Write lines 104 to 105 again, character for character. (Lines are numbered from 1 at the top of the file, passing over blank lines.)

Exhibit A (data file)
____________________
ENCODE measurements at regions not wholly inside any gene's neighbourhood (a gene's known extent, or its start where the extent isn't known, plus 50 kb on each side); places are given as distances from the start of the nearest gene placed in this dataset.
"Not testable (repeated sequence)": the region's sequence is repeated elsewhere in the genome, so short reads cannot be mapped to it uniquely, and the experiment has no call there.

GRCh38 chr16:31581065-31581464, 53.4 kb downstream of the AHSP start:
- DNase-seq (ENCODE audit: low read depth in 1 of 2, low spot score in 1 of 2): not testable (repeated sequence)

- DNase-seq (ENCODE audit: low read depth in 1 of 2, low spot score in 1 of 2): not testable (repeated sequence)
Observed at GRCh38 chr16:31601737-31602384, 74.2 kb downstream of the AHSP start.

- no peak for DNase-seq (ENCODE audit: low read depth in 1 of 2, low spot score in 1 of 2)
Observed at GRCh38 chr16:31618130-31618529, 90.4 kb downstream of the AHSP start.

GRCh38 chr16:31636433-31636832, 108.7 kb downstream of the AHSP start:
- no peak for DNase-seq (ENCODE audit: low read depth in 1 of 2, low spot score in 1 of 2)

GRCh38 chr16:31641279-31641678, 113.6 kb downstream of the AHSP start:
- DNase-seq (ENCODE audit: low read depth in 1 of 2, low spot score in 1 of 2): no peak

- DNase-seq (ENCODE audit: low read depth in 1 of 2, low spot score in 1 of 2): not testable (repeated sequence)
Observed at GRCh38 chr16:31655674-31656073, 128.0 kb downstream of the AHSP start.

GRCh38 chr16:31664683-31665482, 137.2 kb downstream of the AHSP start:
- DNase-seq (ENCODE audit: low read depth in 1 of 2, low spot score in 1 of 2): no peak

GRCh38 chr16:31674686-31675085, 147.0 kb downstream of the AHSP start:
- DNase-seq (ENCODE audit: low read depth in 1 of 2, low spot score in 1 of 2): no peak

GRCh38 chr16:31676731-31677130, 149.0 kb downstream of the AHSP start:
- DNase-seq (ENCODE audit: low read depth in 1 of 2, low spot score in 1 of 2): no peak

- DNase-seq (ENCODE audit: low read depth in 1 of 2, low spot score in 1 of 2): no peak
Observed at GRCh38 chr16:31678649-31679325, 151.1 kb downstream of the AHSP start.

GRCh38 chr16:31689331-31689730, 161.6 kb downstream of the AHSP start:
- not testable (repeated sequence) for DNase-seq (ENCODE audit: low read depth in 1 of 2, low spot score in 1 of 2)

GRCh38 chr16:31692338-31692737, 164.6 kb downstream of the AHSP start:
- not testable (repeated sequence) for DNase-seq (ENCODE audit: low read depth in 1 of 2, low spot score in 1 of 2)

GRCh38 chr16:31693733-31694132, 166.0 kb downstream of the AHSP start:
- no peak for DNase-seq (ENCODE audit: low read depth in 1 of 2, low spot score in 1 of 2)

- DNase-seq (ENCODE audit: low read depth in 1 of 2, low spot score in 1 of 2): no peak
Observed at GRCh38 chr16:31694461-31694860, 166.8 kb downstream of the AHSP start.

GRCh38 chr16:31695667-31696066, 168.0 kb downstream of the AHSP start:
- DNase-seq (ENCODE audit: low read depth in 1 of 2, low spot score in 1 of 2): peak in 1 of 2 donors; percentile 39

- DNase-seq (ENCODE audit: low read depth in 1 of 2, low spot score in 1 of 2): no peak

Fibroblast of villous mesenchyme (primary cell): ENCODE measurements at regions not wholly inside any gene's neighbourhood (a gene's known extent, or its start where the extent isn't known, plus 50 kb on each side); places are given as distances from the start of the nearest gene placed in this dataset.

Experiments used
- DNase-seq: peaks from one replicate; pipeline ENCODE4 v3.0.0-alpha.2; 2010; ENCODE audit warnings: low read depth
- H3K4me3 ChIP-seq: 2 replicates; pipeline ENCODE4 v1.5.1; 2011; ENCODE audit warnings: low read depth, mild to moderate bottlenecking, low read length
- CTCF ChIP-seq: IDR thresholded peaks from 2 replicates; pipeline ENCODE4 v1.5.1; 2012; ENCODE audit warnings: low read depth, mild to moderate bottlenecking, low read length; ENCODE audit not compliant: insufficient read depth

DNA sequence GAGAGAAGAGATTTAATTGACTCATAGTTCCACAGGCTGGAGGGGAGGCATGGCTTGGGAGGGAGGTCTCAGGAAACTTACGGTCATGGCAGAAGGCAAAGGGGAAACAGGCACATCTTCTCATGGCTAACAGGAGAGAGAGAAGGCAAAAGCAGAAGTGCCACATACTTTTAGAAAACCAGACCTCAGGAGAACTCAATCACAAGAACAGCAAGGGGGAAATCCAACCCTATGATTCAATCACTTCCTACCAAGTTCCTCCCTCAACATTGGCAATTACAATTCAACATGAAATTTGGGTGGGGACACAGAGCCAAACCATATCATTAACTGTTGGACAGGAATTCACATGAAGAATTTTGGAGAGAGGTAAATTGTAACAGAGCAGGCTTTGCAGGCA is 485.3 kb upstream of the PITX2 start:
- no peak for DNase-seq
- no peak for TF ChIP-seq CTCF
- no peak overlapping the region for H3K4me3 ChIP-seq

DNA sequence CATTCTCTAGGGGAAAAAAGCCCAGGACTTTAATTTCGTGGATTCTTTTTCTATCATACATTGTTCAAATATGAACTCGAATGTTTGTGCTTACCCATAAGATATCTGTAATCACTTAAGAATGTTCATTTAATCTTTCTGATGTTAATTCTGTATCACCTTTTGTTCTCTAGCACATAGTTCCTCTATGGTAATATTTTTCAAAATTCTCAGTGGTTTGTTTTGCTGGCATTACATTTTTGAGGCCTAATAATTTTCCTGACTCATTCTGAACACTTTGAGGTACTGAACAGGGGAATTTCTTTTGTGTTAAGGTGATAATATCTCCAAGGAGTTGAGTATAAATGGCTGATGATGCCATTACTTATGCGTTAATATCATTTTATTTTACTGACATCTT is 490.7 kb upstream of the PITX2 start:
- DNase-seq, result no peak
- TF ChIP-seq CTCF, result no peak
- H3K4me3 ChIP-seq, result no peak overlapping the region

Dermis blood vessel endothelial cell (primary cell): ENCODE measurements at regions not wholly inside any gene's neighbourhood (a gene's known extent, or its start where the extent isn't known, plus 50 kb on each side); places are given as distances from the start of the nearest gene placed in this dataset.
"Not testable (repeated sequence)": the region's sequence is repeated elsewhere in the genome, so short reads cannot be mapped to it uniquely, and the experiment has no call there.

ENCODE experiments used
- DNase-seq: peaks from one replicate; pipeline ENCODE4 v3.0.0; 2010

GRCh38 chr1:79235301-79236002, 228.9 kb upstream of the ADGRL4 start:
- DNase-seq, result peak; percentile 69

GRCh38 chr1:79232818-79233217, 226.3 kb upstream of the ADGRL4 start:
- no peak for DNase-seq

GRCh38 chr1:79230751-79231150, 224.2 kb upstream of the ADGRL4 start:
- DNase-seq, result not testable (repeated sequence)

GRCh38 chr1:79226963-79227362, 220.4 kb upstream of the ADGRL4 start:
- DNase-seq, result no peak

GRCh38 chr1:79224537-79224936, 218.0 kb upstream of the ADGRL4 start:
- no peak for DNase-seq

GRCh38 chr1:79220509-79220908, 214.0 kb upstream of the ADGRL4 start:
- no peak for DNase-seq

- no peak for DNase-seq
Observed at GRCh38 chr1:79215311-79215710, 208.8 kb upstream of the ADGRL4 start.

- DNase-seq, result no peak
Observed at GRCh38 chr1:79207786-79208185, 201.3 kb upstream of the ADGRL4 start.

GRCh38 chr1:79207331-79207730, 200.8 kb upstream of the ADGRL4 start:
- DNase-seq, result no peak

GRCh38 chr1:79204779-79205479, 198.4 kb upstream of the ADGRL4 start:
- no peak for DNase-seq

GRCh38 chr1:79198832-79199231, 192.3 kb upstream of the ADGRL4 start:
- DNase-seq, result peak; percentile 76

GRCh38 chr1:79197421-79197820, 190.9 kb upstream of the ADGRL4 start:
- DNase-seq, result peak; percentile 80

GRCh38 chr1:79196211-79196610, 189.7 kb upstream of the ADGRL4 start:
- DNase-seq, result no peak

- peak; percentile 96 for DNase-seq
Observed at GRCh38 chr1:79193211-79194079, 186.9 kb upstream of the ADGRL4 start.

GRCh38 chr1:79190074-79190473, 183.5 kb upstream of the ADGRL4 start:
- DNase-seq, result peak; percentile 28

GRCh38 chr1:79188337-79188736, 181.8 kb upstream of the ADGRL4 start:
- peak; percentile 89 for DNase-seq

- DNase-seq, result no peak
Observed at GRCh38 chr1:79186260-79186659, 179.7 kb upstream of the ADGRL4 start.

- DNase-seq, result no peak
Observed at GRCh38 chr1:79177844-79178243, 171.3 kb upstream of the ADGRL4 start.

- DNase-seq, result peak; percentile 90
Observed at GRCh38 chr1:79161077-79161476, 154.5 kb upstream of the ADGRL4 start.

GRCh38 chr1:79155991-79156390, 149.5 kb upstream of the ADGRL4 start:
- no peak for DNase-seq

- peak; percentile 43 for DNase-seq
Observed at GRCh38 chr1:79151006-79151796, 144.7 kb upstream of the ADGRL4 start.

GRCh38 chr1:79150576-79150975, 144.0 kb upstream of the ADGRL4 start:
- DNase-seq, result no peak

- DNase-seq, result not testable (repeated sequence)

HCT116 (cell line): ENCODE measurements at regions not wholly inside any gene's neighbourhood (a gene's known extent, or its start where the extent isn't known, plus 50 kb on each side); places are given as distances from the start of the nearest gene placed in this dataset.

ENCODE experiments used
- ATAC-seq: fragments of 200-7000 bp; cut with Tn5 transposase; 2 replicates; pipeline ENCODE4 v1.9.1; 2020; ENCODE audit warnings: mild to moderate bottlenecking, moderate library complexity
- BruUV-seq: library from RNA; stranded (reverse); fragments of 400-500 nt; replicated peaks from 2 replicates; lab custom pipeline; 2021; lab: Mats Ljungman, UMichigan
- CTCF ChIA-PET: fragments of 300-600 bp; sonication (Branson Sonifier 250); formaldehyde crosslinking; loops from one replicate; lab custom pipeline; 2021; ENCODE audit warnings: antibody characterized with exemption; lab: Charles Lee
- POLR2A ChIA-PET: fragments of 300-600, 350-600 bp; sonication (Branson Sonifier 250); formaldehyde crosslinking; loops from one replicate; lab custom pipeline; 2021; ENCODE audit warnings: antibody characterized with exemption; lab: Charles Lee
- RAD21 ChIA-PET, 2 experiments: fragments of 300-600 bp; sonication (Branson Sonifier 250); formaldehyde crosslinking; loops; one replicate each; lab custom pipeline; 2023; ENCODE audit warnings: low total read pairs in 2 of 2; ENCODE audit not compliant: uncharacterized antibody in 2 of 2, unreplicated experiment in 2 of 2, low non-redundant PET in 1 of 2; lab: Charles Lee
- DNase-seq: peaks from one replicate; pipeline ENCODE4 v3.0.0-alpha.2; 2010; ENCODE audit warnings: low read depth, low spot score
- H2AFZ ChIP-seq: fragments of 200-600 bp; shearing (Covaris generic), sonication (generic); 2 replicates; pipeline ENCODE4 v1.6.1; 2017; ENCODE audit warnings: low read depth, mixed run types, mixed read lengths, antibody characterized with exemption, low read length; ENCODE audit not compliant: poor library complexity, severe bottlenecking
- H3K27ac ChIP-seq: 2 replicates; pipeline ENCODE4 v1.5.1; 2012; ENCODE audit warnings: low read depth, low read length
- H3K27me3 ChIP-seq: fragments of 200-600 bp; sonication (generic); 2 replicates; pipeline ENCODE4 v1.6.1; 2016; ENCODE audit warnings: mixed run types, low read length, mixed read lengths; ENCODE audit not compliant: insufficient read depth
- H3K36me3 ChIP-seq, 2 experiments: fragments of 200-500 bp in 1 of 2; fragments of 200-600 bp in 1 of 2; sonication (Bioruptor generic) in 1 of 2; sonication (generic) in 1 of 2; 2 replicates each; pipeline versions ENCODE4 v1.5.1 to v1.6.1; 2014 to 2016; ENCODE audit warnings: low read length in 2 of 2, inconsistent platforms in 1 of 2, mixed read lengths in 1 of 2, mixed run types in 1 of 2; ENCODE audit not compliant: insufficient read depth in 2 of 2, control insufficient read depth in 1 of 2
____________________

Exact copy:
- H2AFZ ChIP-seq: fragments of 200-600 bp; shearing (Covaris generic), sonication (generic); 2 replicates; pipeline ENCODE4 v1.6.1; 2017; ENCODE audit warnings: low read depth, mixed run types, mixed read lengths, antibody characterized with exemption, low read length; ENCODE audit not compliant: poor library complexity, severe bottlenecking
- H3K27ac ChIP-seq: 2 replicates; pipeline ENCODE4 v1.5.1; 2012; ENCODE audit warnings: low read depth, low read length